If you are a hotel gal, you can use popular Scandinavian hotel chains like Nordic Choice Hotels and First Hotels. I didn’t stay (as I don’t use usually) at hostels but I haven’t heard good things about the hostel options in Norway. They offer basic amenities; most of them do not offer free breakfast but have kitchens that you can use to reduce your food expenses. However, there are always exceptions. To search for hostels in Norway, go to Hostelz.com, a search engine for hostels worldwide that shows a price comparison of all major booking websites.
For a real Norwegian hospitality experience, read Fjord Hotel Norway: Fjaerland Fjordstue.
8 – Locals
What you need to know about the local culture is that Norwegians are distant people, but very helpful and polite. You will never be left without support or guidance if you need one, but don’t expect to make life-lasting friendships. They don’t open up and they don’t like small talk. Respect their mentality and mirror their behavior.
As a woman, you should know that feminist concept is not a concept in Norway. It is a reality. Women and man are totally equal and thus you will not see a man helping a woman to carry her heavy luggage. Apparently, women are not perceived as the weaker sex here. For me, it was a bit strange as I have grown up in a culture where it was a sign of gentleman behavior to offer help to women.
9 – Tours & Sightseeing
Tours are expensive in Norway. For example, a one-day trip from Bergen to Flam costs 1540 NOK. The good aspect of this country is that its gold is its nature. And nature is open and accessible for everyone. If you don’t want or can’t spend money on tours, just hang out and hike in nature, walk on the streets (most cities have old town centers with beautiful wooden architecture), enjoy the numerous parks and do some people watching.
10 – How to spend less
Everything in Norway is cheaper if paid online. From bus tickets to sightseeing tours, the system in Norway is organized to prompt the client to pay online.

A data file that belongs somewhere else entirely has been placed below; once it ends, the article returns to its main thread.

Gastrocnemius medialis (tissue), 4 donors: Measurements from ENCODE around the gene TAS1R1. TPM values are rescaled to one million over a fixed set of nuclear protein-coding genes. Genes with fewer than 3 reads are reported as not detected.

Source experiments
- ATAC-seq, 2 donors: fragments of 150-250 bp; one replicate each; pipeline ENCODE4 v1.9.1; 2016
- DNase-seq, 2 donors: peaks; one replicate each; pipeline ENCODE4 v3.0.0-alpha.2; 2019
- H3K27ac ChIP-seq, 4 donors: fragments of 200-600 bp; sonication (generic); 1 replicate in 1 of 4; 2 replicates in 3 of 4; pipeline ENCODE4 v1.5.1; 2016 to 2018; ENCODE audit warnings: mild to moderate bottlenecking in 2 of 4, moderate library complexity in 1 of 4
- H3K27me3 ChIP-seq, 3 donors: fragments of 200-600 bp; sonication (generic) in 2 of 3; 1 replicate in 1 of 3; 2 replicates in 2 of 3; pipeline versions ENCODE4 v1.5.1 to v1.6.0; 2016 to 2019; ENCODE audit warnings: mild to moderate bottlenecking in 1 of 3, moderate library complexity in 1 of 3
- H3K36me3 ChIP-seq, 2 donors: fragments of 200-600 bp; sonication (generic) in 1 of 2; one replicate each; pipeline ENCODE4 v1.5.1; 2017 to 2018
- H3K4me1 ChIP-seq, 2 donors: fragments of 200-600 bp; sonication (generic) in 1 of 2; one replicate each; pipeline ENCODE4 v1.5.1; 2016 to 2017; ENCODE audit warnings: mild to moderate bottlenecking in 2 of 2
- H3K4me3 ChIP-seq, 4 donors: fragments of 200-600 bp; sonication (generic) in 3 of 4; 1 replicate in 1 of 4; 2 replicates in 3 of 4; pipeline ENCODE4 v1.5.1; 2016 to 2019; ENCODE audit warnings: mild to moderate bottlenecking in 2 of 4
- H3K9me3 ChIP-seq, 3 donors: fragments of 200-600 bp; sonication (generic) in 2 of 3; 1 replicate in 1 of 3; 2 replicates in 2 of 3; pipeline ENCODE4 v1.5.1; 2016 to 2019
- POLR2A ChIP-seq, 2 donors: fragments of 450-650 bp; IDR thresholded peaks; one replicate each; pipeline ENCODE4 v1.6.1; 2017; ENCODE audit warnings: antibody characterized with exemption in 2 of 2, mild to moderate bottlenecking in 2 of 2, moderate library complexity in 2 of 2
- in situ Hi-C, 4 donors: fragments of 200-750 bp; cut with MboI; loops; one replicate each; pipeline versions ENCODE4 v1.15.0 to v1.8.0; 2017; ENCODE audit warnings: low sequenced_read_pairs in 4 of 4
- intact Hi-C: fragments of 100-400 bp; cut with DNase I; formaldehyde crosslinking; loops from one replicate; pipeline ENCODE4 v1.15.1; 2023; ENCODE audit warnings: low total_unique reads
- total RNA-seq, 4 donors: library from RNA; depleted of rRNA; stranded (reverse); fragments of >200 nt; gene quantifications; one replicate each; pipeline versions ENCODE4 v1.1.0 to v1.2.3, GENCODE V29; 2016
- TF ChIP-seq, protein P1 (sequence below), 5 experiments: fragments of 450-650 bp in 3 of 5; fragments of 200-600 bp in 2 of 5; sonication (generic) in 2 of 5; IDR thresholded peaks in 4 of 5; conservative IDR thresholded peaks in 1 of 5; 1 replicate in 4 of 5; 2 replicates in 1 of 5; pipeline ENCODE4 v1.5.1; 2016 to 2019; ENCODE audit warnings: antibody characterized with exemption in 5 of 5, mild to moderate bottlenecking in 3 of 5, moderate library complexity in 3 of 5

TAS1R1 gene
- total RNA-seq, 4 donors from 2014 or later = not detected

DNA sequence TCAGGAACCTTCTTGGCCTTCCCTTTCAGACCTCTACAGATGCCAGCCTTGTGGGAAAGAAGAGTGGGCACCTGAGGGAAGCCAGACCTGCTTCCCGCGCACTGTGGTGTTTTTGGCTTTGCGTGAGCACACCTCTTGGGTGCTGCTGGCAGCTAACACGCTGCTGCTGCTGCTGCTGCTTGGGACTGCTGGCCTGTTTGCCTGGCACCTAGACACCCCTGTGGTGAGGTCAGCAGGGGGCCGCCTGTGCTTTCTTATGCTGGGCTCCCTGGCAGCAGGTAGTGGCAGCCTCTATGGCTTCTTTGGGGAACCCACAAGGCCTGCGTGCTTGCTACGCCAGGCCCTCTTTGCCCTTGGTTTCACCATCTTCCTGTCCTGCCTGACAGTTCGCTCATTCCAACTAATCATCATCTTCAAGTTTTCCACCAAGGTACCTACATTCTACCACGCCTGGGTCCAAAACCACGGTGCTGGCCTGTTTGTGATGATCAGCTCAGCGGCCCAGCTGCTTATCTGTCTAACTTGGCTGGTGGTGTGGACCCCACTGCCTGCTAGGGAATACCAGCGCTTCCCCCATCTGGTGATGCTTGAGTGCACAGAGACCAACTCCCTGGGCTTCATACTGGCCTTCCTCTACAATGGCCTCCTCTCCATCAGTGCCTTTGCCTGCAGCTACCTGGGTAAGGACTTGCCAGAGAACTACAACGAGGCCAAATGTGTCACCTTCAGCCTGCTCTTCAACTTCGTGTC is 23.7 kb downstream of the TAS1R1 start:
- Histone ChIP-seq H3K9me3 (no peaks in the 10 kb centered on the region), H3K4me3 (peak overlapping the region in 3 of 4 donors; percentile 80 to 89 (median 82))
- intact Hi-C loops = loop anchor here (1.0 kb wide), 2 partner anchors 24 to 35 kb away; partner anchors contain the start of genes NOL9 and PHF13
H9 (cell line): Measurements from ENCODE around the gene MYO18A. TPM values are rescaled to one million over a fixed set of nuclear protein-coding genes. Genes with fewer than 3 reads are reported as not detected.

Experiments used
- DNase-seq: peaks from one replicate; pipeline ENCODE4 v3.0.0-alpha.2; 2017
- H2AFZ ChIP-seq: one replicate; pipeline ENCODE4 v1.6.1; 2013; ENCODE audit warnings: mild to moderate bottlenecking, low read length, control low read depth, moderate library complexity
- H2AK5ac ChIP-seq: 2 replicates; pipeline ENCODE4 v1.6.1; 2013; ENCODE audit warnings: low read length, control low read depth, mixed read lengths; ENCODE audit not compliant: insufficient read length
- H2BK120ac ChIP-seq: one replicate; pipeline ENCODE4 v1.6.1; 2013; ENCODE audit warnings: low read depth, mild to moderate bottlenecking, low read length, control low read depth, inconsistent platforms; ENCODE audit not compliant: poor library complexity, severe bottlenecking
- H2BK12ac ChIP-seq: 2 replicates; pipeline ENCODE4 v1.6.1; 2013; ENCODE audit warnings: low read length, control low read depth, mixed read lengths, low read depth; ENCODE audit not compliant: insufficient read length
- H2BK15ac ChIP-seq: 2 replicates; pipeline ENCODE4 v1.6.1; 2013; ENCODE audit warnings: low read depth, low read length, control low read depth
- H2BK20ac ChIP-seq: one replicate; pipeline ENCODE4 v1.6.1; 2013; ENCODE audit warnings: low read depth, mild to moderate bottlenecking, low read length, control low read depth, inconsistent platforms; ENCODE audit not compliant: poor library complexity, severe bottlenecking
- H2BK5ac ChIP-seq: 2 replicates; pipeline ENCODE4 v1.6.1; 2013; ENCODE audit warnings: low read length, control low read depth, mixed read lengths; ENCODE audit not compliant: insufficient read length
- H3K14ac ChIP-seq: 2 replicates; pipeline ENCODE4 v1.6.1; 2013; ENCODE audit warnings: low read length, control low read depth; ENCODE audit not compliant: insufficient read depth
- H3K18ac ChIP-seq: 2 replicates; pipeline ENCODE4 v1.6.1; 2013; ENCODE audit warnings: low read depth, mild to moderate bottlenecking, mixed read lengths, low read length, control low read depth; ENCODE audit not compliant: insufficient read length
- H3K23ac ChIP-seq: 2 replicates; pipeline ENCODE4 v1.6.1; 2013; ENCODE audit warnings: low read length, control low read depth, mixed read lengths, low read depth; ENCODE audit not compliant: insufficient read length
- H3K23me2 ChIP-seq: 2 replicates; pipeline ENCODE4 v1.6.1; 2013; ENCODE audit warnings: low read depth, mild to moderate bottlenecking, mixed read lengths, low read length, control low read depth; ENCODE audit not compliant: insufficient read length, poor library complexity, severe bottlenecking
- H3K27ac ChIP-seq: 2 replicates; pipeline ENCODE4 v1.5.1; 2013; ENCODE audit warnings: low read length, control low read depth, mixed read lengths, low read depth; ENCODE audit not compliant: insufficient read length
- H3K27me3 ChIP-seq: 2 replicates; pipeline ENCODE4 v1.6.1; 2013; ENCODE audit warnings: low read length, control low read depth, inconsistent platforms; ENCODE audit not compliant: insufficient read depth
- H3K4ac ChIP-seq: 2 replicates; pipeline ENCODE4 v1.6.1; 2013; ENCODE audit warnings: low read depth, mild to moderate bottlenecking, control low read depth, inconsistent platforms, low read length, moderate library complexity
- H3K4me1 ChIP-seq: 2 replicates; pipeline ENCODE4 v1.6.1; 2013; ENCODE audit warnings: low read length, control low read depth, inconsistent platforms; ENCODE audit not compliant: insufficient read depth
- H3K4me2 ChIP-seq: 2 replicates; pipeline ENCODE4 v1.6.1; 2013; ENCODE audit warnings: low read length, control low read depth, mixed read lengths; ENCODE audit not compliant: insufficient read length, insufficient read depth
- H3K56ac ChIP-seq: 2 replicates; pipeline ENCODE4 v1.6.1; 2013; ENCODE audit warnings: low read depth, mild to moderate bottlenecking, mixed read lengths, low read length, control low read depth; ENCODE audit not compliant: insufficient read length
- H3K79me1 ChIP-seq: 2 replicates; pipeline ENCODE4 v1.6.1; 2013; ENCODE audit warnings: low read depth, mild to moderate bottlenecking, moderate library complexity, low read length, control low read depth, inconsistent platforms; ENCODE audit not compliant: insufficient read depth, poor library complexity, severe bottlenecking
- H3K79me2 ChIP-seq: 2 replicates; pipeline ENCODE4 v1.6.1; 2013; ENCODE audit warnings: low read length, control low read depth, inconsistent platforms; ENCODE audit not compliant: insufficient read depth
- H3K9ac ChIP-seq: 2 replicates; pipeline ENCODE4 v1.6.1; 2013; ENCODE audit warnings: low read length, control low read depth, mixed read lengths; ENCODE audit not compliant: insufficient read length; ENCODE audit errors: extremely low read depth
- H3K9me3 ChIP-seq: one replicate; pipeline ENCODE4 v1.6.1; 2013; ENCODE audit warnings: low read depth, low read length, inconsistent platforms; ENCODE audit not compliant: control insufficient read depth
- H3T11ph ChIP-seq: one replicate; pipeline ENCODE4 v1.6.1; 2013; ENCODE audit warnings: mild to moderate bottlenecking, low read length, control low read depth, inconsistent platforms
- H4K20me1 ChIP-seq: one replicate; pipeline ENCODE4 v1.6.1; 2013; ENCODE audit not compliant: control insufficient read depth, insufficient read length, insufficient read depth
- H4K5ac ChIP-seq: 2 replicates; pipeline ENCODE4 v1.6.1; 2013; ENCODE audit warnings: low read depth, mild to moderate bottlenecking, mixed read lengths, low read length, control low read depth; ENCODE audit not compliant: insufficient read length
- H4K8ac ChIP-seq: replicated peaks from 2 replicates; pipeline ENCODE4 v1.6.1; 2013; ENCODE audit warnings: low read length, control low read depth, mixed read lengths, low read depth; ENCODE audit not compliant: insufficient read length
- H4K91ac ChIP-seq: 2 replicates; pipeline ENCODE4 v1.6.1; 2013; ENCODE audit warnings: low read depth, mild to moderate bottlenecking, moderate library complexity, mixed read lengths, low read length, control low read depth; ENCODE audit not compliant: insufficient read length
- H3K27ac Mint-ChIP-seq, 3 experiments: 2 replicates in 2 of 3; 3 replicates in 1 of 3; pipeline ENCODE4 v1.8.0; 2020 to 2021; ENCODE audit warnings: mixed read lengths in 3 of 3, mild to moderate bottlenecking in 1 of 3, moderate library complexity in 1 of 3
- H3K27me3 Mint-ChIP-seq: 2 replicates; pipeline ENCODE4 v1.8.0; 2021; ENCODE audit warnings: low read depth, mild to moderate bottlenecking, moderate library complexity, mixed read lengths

In addition to the budget tips for food, you can also minimize your expenditures if you camp. It is allowed to camp wherever you want but better stay far from the farm houses. It is not that people will push you away. Just they like to keep their privacy.
However, if you travel solo you probably wouldn’t camp in nature. Check for campsites at the places you want to visit.
Solo backpacking in Norway is easy and safe. Although the destination is expensive, there are ways to minimize as much as possible your travel expenditures, however, be prepared to spend more than you do at other European destinations. The ultimate tip for saving money on a trip will always be: Visit a friend! But if you don’t have one in Norway, and don’t know from where to start planning your solo trip to Norway, become a member and gain access to the membership-only content on this blog. There you can read and/or download the Solo Female Travel Guide to Norway with itinerary and more detailed tips and information on travel to Norway.
About the guide
This guide is a result of my solo trip to Norway. Here you will find all the information – the places included in the itinerary, where to shop for less expensive food and addresses of the hotels I have experienced personally and my recommendations. The guide starts with the 2 weeks itinerary, day by day, to give you an impression of what can be done for such period of time. The trip was focused on the coastal part of Norway and sightseeing of the fjords. This is the most touristic part of the country and for a reason. The amazing vistas and the picture-perfect countryside are the two reasons people to come from all over the world. The last part of this guide is about all the details you need to know about each place in order to plan your own trip. Sightseeing, hotel addresses, transportation and general observations I have had about every city on the itinerary are included in this part.